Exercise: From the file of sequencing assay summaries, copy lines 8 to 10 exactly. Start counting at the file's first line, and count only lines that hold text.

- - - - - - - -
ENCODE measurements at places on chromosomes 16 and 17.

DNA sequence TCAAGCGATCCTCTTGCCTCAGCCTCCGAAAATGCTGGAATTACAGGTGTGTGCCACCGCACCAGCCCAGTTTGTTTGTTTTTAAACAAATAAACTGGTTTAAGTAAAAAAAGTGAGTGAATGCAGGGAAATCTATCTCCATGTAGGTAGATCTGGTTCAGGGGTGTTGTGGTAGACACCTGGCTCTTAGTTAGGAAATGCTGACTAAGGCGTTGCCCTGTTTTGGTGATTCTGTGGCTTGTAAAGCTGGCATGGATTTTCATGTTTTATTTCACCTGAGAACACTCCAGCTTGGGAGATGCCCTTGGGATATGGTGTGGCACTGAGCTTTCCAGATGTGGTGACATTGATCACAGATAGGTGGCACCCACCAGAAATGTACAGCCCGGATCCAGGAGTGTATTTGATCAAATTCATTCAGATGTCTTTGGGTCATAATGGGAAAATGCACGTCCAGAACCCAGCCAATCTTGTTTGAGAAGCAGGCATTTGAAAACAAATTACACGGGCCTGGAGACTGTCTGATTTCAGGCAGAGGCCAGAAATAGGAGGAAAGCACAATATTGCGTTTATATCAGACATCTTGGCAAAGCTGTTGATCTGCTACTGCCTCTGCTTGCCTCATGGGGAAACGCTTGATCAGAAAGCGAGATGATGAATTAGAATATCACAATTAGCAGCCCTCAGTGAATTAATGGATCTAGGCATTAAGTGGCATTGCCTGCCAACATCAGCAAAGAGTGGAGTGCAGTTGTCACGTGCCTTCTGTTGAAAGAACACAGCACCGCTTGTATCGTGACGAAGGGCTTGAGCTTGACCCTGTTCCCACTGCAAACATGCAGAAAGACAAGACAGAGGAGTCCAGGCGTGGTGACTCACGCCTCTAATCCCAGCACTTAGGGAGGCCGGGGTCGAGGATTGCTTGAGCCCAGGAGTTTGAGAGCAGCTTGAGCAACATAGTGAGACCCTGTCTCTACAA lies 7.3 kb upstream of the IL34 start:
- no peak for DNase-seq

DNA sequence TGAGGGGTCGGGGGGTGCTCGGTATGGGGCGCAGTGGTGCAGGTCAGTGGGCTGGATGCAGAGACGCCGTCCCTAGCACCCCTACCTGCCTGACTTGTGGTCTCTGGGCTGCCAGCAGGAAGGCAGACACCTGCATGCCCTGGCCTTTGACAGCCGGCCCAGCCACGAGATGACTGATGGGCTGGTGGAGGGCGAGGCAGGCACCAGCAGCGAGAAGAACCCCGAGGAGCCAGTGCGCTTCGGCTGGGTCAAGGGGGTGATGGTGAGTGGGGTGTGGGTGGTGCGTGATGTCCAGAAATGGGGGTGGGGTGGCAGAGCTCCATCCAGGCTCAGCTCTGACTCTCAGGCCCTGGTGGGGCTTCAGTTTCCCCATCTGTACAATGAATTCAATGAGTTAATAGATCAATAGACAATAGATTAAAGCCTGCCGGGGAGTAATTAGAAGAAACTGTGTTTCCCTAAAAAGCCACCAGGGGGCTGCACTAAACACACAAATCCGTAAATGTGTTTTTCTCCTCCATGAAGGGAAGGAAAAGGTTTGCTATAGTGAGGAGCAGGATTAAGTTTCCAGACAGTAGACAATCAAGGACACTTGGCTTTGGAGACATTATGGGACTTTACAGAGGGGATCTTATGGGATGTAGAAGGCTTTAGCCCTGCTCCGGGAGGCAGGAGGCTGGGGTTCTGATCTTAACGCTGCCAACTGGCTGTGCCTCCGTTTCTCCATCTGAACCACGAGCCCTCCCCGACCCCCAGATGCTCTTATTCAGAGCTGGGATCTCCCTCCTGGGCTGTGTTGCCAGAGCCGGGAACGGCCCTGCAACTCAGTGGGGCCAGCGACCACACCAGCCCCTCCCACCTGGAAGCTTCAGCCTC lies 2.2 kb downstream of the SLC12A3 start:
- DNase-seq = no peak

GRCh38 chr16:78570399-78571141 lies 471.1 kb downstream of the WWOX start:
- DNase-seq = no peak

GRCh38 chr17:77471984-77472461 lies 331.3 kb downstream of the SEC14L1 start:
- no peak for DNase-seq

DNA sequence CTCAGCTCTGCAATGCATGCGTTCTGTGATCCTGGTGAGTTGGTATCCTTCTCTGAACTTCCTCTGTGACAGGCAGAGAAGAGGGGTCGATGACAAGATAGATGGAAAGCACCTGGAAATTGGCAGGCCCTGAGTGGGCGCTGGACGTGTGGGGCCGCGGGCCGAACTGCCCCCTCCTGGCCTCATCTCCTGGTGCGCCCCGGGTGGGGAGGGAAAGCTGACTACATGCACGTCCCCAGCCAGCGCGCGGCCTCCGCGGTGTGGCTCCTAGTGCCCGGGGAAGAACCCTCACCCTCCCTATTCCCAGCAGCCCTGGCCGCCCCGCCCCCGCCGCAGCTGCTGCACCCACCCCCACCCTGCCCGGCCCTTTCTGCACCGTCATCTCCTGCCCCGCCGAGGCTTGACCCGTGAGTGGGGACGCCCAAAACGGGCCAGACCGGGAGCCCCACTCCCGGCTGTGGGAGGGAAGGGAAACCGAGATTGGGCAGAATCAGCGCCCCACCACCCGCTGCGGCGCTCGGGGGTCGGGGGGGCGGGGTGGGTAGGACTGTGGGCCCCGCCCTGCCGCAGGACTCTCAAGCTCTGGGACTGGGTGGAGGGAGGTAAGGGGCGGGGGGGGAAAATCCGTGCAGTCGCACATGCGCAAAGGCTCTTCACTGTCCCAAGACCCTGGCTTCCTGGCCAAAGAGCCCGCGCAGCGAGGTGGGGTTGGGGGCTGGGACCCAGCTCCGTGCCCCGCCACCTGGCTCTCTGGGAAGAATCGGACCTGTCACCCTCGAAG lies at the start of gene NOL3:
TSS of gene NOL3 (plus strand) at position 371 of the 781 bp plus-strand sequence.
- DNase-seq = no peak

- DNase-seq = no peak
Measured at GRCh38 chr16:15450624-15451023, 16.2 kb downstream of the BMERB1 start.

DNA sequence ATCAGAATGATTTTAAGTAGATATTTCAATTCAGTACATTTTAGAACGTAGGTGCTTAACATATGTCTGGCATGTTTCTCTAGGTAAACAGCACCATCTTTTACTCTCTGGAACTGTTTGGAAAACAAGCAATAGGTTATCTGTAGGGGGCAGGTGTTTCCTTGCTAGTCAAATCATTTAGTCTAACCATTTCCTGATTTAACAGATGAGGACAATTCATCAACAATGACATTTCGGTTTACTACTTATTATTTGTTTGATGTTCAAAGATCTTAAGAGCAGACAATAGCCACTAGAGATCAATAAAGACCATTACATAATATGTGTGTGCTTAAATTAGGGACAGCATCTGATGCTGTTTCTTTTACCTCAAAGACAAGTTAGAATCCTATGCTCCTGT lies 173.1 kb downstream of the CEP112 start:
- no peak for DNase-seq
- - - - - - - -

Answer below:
GRCh38 chr17:77471984-77472461 lies 331.3 kb downstream of the SEC14L1 start:
- no peak for DNase-seq

DNA sequence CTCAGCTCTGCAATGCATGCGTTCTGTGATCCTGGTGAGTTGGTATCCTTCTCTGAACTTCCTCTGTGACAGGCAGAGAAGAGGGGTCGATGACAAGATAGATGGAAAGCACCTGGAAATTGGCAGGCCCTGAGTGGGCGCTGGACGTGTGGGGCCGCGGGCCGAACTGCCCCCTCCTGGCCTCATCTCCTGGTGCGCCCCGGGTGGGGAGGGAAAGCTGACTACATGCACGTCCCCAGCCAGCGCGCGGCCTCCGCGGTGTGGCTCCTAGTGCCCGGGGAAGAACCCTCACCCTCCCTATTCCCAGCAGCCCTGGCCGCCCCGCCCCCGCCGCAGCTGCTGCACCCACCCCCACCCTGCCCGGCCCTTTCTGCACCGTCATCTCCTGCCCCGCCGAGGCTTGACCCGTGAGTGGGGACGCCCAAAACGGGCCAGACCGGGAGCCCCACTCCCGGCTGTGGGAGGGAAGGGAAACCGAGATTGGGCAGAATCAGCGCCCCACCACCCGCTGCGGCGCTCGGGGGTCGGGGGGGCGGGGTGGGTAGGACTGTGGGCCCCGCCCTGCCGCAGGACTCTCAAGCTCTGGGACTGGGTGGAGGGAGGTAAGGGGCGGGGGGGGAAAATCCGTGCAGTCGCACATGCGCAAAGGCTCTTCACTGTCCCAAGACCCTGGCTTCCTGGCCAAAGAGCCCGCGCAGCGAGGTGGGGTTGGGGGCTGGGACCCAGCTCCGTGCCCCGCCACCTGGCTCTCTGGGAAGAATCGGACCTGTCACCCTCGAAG lies at the start of gene NOL3: